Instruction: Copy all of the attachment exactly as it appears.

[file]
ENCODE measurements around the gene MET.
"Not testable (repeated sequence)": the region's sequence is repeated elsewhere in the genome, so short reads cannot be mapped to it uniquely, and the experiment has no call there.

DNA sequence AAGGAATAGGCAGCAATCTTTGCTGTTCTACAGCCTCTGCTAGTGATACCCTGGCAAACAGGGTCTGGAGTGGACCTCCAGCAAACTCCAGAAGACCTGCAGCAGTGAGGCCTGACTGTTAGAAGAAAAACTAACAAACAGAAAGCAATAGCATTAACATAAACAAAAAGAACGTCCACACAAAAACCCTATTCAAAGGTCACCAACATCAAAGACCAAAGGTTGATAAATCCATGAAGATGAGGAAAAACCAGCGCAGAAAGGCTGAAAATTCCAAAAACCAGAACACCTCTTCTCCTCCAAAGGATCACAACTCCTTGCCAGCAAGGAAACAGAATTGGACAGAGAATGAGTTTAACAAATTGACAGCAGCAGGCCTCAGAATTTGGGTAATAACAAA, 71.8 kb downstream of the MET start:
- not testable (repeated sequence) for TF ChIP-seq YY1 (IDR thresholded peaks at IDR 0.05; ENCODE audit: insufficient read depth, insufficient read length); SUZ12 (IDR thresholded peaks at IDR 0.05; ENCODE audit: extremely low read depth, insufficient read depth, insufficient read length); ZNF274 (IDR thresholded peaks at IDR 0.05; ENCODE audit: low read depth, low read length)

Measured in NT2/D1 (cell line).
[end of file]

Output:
ENCODE measurements around the gene MET.
"Not testable (repeated sequence)": the region's sequence is repeated elsewhere in the genome, so short reads cannot be mapped to it uniquely, and the experiment has no call there.

DNA sequence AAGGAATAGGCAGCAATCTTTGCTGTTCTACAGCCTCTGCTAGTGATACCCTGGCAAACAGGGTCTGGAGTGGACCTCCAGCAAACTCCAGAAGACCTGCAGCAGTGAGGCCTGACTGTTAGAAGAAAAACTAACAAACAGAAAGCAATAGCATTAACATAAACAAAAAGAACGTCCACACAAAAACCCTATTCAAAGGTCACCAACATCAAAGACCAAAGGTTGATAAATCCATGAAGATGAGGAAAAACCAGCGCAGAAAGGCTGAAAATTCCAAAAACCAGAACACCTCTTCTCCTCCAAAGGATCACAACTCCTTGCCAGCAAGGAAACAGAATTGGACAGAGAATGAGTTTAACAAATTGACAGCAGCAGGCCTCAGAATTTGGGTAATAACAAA, 71.8 kb downstream of the MET start:
- not testable (repeated sequence) for TF ChIP-seq YY1 (IDR thresholded peaks at IDR 0.05; ENCODE audit: insufficient read depth, insufficient read length); SUZ12 (IDR thresholded peaks at IDR 0.05; ENCODE audit: extremely low read depth, insufficient read depth, insufficient read length); ZNF274 (IDR thresholded peaks at IDR 0.05; ENCODE audit: low read depth, low read length)

Measured in NT2/D1 (cell line).